Case Study 10 (Spanish):
Case Study 10: Ecosystem Protection at Lobo-Marte

THE ISSUE: Mining has the potential to impact ecosystems and biological resources. How can mining companies work in partnership with host governments and other stakeholders to ensure they provide adequate protection for biological resources, particularly when they are conducting their operations in or adjacent to environmentally sensitive or protected areas, or in remote regions containing previously undisturbed ecosystems?

The Kinross Way

Kinross is committed to protecting the ecosystems in which we operate. This begins with respect for legally protected and internationally recognized conservation areas; however, even where there are no protected areas, we conduct extensive baseline studies and, where important biological resources are identified, we design mine facilities to avoid or minimize potential impacts. Where impacts are unavoidable, management plans are developed to mitigate or offset impacts. Kinross also aims to create a positive footprint by engaging in partnerships with research and educational institutions, where appropriate, to increase the overall knowledge and understanding of regional ecosystems, and ultimately, to create a positive legacy through sustainable biological resource improvements.

As an example, our Lobo-Marte project is located in the mountainous Atacama Desert, roughly midway between Kinross’ Maricunga and La Coipa mines. Lobo-Marte operated as an open pit/heap leach between 1988 and 1992, and was acquired by Kinross in 2008. The mine is located between the northern and southern zones of the Nevado Tres Cruces National Park, and in 2009 the Chilean government incorporated the valleys connecting these two zones of the Park (including parts of the Lobo-Marte project area) into an existing Ramsar Site. 1

As Kinross began feasibility studies to re-develop the project, we found that, despite being located near these protected areas, there was very little field data and ecological information available for the area. As a result, the baseline studies conducted by Kinross since 2009 have greatly increased the body of knowledge on the ecology of the area. Working in partnership with biodiversity experts and other stakeholders, Kinross completed detailed inventories of the biological communities in the area. Studies included detailed mapping of the wetlands, extensive studies of the hydrologic systems feeding the wetlands, and inventories of the flora and fauna. Studies of camelid movement were performed using GPS tracking collars. Our investigations identified the following sensitive species: the horned coot; three species of flamingos, including one that uses one of the lagoons in the nearby National Park for nesting; two camelid species (vicuñas and guanacos) that graze within and around the protected Ramsar Sites; viscachas, short-tailed chinchillas; and the liolaemus rosenmanii lizard.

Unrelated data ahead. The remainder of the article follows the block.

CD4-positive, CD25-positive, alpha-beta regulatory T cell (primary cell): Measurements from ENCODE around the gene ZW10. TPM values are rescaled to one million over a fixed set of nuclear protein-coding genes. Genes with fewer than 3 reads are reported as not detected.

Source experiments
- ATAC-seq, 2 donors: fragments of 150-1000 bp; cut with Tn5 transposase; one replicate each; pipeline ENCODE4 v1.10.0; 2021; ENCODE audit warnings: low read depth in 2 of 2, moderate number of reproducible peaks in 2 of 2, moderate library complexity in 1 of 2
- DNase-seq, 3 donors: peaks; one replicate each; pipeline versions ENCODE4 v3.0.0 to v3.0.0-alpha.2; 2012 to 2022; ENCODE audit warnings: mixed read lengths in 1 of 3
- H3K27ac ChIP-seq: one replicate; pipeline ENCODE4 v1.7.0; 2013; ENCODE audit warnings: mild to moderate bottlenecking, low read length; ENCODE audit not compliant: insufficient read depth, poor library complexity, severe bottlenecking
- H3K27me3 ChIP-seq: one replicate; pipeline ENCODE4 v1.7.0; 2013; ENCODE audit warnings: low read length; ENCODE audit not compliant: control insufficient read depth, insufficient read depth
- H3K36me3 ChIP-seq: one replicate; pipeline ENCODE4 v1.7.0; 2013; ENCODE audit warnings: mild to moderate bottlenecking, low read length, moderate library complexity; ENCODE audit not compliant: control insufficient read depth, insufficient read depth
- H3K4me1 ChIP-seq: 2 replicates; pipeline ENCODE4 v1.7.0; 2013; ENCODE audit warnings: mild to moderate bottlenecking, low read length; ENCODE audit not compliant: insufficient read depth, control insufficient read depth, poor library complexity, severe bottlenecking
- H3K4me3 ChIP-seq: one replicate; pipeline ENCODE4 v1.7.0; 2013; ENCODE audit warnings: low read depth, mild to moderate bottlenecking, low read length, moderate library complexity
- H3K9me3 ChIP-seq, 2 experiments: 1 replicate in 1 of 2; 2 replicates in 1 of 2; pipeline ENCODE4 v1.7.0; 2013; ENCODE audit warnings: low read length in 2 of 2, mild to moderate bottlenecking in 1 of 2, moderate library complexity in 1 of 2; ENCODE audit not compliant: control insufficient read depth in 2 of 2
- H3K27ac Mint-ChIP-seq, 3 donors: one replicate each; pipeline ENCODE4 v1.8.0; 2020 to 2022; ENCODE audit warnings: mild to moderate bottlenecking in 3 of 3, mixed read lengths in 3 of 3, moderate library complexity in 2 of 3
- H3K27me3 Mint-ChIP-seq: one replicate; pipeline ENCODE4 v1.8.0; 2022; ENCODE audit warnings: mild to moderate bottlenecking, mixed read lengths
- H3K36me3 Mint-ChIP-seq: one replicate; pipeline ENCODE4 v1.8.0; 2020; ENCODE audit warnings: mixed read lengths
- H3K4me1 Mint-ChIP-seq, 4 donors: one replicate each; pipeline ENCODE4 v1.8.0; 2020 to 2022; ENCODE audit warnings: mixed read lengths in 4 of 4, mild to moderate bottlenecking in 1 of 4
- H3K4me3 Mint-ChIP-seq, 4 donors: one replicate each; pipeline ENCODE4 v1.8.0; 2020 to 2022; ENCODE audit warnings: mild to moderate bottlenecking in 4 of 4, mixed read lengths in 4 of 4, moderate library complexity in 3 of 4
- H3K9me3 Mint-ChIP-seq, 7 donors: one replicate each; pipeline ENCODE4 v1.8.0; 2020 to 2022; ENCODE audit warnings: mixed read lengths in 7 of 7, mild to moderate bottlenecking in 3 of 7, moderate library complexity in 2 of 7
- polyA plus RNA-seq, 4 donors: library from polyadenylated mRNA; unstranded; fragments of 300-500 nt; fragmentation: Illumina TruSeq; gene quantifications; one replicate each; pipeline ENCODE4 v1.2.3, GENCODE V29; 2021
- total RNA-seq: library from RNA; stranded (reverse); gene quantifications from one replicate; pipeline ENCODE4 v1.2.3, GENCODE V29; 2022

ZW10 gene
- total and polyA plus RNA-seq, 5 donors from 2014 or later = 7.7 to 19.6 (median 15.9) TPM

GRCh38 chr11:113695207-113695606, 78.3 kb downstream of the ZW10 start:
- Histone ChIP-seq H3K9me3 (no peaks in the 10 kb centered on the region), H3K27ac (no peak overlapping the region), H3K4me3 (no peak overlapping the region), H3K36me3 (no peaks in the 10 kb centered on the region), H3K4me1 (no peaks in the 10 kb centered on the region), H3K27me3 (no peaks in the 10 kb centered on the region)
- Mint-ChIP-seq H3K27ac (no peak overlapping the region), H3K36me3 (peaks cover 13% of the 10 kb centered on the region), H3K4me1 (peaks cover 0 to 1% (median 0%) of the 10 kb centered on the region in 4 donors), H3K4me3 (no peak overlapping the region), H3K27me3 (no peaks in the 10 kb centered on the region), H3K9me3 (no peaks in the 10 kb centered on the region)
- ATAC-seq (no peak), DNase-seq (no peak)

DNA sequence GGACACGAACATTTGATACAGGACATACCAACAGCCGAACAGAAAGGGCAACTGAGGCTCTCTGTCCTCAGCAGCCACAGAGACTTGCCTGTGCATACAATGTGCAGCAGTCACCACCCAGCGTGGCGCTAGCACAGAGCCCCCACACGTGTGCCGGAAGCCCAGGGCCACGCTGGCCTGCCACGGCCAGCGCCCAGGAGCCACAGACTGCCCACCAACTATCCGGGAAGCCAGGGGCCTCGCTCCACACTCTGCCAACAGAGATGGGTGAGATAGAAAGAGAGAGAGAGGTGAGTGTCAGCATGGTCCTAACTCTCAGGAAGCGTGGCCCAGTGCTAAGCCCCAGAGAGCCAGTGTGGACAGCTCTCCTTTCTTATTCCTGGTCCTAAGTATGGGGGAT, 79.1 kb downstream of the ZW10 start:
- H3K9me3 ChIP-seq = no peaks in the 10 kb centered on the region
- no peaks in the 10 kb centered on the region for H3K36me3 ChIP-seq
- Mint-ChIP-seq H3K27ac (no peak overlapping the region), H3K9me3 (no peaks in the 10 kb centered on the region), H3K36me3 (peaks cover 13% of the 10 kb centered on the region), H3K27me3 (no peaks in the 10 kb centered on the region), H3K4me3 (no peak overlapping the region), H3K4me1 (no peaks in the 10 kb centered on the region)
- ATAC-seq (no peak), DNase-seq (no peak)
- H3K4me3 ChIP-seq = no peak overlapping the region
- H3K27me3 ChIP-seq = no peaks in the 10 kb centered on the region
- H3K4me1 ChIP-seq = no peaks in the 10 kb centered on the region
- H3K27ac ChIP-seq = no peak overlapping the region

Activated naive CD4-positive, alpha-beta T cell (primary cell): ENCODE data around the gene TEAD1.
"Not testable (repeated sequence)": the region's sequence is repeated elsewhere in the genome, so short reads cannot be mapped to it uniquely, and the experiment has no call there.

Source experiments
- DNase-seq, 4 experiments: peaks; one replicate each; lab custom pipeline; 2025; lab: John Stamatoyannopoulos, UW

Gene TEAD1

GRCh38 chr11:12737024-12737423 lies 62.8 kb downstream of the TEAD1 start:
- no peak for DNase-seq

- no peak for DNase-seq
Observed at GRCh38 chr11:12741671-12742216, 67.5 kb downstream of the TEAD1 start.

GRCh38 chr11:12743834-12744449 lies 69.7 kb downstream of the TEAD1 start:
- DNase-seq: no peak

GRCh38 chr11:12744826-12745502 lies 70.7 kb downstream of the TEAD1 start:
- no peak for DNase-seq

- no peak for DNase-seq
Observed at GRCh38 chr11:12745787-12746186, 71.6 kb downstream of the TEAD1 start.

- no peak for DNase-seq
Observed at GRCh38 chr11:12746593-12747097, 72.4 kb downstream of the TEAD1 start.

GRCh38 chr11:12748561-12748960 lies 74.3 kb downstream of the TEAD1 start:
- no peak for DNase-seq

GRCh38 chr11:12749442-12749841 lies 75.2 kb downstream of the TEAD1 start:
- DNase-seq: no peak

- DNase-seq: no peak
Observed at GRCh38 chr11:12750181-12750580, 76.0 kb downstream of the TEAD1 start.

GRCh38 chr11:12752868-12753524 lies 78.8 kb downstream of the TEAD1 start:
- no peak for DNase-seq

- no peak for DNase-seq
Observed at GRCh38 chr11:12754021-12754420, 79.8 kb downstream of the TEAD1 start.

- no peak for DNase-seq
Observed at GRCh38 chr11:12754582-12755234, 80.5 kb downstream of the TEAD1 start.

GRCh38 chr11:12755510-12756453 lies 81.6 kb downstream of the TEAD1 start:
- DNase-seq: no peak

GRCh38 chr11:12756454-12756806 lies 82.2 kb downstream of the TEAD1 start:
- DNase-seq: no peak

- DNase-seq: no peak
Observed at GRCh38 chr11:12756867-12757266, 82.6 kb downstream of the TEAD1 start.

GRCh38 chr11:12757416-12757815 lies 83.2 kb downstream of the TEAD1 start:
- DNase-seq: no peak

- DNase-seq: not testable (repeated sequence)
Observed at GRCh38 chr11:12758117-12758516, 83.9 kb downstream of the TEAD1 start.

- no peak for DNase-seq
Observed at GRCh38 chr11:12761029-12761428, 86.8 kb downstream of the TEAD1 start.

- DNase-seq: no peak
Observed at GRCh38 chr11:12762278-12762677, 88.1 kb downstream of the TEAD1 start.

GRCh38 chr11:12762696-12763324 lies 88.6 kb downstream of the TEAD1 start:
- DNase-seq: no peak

In addition to improving the understanding of the population density and range of these sensitive species, these studies informed our assessment of how Kinross activities can be designed to have minimal impact. For example, our investigations identified the movement patterns of vicuñas and guanacos. To minimize potential effects on these species, our proposed project designs have avoided the placement of permanent structures in zones of concentrated movement. We conducted extensive hydrologic investigations to improve our understanding of the sensitive wetland systems and designed the proposed site layout to avoid impacts to wetlands. To protect the long-term sustainability of the wetlands that are protected as part of the Ramsar Site, a biodiversity action plan (BAP) is being developed in partnership with Chile’s National Forestry Service (CONAF) and other stakeholders to provide the necessary protection for these valuable resources.

1 The “Ramsar Convention” is an intergovernmental treaty that embodies the commitments of its member countries to maintain the ecological character of their Wetlands of International Importance and to plan for the “wise use”, or sustainable use, of all of the wetlands in their territories.

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